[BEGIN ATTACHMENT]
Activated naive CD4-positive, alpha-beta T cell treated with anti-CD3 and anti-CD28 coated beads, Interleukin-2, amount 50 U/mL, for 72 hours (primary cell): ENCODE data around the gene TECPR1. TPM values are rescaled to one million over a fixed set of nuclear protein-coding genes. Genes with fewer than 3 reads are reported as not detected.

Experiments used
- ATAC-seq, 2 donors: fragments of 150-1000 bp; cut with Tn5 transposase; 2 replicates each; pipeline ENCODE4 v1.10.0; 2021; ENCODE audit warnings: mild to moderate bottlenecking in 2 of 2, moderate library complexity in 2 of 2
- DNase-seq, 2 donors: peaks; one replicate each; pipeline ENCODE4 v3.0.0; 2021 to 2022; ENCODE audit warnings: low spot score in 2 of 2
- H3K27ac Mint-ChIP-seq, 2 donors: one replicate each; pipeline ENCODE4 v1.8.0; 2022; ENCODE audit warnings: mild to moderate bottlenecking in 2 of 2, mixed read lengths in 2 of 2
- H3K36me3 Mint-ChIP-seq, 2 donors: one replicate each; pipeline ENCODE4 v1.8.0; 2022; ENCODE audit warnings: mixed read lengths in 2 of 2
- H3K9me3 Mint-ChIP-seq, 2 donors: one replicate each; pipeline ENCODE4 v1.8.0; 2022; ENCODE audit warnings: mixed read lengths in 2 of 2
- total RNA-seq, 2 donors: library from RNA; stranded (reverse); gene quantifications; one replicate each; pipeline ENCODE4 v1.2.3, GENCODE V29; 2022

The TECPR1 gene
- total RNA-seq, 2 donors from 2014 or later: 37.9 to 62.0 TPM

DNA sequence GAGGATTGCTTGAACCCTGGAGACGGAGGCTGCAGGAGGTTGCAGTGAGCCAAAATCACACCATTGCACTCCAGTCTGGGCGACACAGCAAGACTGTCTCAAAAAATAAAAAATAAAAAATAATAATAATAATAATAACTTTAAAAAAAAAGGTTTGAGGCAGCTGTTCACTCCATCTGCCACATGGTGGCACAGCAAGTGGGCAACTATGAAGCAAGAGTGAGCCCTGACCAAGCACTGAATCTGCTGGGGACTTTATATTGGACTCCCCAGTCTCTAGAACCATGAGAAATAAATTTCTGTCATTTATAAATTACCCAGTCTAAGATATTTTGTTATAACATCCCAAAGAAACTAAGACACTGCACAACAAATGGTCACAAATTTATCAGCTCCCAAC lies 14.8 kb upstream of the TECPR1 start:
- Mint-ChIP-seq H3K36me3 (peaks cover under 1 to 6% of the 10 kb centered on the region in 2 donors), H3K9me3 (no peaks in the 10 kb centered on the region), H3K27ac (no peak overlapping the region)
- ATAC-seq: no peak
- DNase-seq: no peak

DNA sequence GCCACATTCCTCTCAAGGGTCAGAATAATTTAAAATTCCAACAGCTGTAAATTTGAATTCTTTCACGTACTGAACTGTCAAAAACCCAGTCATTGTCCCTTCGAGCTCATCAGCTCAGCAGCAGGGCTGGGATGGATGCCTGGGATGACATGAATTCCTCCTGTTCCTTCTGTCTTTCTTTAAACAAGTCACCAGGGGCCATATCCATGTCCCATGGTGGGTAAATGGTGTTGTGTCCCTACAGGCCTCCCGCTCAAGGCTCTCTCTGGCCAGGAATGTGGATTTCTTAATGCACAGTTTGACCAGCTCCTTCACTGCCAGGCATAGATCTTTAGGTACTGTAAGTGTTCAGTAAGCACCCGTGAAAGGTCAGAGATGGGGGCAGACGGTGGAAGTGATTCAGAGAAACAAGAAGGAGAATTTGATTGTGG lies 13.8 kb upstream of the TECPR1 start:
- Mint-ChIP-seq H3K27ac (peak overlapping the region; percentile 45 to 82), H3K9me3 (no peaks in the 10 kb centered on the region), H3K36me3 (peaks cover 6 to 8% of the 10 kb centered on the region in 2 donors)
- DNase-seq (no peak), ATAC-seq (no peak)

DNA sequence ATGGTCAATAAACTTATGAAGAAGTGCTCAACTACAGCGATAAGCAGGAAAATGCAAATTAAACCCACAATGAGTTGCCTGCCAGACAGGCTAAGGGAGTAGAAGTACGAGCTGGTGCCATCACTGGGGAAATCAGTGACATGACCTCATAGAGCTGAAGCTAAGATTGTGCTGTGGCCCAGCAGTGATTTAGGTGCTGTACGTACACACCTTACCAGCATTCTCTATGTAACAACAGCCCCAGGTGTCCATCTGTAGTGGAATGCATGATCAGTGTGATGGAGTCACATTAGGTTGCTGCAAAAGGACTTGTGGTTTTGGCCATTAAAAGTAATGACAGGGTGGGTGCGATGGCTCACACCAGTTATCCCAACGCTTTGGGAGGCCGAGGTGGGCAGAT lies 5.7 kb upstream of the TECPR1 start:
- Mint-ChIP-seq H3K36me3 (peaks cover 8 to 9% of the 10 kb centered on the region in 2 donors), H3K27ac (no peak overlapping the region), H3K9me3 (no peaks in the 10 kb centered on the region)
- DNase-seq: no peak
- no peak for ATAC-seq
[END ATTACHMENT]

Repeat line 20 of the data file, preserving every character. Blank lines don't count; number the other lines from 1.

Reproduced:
- DNase-seq: no peak